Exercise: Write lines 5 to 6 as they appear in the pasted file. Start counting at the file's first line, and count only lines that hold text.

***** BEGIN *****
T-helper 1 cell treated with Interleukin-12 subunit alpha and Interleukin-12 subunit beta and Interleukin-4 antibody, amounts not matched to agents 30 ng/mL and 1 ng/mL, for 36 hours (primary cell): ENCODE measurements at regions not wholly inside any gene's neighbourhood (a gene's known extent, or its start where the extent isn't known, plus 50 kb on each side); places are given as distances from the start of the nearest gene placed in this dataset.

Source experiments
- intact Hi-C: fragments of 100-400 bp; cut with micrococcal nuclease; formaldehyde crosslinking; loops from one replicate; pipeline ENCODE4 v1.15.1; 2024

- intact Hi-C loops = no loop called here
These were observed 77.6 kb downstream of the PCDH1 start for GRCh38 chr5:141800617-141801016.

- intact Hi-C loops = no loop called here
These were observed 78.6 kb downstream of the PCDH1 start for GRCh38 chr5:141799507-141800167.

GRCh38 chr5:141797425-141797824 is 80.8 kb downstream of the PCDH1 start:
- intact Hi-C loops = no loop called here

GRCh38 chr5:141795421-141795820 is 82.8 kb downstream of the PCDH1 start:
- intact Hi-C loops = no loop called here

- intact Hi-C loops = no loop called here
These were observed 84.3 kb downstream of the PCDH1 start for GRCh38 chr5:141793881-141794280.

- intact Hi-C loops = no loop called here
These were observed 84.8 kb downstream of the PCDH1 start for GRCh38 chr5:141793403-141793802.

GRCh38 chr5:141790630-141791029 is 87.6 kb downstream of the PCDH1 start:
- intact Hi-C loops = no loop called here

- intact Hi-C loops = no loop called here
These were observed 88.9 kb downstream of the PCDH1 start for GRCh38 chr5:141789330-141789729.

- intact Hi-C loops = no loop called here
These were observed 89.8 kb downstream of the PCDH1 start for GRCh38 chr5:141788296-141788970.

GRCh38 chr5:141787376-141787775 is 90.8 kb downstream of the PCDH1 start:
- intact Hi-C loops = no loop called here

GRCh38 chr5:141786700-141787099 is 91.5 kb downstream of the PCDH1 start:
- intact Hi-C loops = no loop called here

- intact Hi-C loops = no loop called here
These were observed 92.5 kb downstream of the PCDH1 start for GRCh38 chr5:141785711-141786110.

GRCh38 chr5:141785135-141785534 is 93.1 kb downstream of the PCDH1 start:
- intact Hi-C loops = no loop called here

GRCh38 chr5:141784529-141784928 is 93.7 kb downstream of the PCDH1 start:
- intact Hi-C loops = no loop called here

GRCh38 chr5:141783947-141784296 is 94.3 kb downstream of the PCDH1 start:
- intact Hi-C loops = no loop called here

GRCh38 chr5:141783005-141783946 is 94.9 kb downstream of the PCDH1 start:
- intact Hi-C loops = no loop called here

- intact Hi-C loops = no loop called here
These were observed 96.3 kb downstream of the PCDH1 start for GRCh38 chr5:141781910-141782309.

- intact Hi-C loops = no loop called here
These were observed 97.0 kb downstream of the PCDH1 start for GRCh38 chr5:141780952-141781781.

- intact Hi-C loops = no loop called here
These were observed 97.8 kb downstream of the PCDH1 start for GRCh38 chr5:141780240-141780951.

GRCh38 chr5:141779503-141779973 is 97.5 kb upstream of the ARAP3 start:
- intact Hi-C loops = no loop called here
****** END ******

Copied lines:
These were observed 77.6 kb downstream of the PCDH1 start for GRCh38 chr5:141800617-141801016.

- intact Hi-C loops = no loop called here